John Berbrich: I suspect they did. In Hemingwayís book A Moveable Feast, he talks about Sylvia Beachís bookstore, Shakespeare and Company, in Paris. It was a hangout for lots of writers including Hemingway, Ezra Pound, Ford Madox Ford, Gertrude Stein, and James Joyce. I canít recall any specific passages where the two interacted, but they must have met. Iíll try to research that one.
William Michaelian: Research is good, but wouldnít it be nice if we could simply go back in time and ask each of the people you just mentioned, in a separate, private interview, about the relationship between Hemingway and Joyce? Including Hemingway and Joyce. Hemingway: ďHe was confused about women and came to me for advice.Ē Joyce: ďHis ego was an inflated sail that blotted out the sun.Ē
John Berbrich: Willie, youíve hit upon a great new literary genre: conversations between dead people that never met, like Jesus and Hitler, or Aristotle and Socrates. This is a fascinating opportunity. Keep going.
William Michaelian: Okay, how about this ó Hitler: ďI belief, Herr Jesus, dat dies man Heminhoo vas, how you say, not die real ladiesí man. Und Joyce belongit in der nushaus.Ē Jesus: ďYou call that a mustache?Ē No, thatís dull. Maybe we should stick to research.
John Berbrich: My research revealed nothing. I skimmed the book pretty thoroughly and could not find a reference to Joyce, although he did appear in two black-and-whites in the photo section. In one he is standing next to Sylvia Beach; in the other heís sitting in a room with Ezra Pound and a couple of other writers, stern looking fellows. Joyce himself is such an unremarkable looking man. Nice German accent, by the way.
William Michaelian: Gee, thanks. Iíve seen a picture of Joyce standing in front of that book store, with Beach, I believe. Or maybe he was alone. I donít remember. I did find an old uncredited New York Times article on the Internet about Hemingwayís time in Paris that briefly mentioned Joyce:
ďHemingway was quick to see the merit in the work of James Joyce, not always a limpid writer. In a letter to Sherwood Anderson dated March 9, 1922, Hemingway wrote:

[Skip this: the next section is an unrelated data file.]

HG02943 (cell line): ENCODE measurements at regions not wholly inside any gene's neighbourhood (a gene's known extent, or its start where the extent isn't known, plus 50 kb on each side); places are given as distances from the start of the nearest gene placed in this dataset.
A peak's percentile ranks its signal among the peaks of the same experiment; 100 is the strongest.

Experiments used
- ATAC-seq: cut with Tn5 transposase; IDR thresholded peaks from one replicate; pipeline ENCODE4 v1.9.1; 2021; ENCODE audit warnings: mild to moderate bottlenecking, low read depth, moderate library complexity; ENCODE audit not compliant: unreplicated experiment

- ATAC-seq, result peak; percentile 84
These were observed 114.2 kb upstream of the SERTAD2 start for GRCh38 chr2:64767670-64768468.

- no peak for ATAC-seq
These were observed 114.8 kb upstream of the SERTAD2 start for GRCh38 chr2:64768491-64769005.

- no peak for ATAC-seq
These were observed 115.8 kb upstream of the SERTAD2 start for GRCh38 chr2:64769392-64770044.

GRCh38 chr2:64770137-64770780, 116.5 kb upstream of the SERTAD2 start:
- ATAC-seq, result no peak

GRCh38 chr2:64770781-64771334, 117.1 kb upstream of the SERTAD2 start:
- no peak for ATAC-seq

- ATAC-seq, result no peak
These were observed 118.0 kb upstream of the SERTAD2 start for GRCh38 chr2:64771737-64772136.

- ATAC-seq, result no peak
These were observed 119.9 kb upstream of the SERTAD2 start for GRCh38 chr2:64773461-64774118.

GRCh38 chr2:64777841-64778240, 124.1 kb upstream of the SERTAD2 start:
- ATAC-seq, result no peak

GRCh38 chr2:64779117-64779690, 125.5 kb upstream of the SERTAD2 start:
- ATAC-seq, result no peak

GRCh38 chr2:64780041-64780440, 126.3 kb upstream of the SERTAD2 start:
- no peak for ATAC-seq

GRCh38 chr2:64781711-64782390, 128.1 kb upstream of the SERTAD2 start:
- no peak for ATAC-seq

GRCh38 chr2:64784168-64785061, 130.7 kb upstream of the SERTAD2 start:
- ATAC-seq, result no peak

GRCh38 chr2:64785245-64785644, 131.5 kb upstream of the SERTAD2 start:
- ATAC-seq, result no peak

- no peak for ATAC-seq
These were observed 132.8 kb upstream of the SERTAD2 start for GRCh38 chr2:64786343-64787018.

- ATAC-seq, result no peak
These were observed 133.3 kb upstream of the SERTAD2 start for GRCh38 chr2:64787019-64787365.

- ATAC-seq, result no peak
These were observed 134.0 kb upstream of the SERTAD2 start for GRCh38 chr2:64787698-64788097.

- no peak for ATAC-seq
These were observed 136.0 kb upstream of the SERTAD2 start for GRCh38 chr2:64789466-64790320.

ďĎJoyce has written a most goddam wonderful book (Ulysses) * * *. Meantime the report is that he and all his family are starving, but you can find the whole Celtic crew of them in Michaud,íĒ (then a moderately expensive Paris eating place).
ďNevertheless, on several occasions Hemingway contributed to the funds raised to aid Joyce, with whom he did a considerable amount of stout drinking in Paris. When Joyceís Ulysses was pirated in the United States Hemingway was one of the organizers of the protest which bore the names of many of the most distinguished figures in world literature.Ē
Well, what do you think? It answers some questions, anyway.
John Berbrich: Yeah, it does. Those conversations must have been fascinating ó where was Boswell at such times? I just found the New York Times Book Review written in 1922 when Ulysses was first published in Paris. The reviewer, Dr. Joseph Collins, writes, in part: ďFinally, I venture a prophecy. Not ten men or women out of a hundred can read Ulysses through, and of the ten who succeed in doing so, five of them will do it as a tour de force. I am probably the only person, aside from the author, that has ever read it twice from beginning to end. I have learned more psychology and psychiatry from it than I did in ten years at the Neurological Institute.Ē
William Michaelian: Ah ó or so he thought. Because ten years later there was a followup article, in which poor Dr. Collins confessed to his fears that his mind had been destroyed by Ulysses from reading the book several more times. And then ten years after that, Dr. Collins was found dead in his office, and his brain had grown so large that parts of it were leaking out his ears.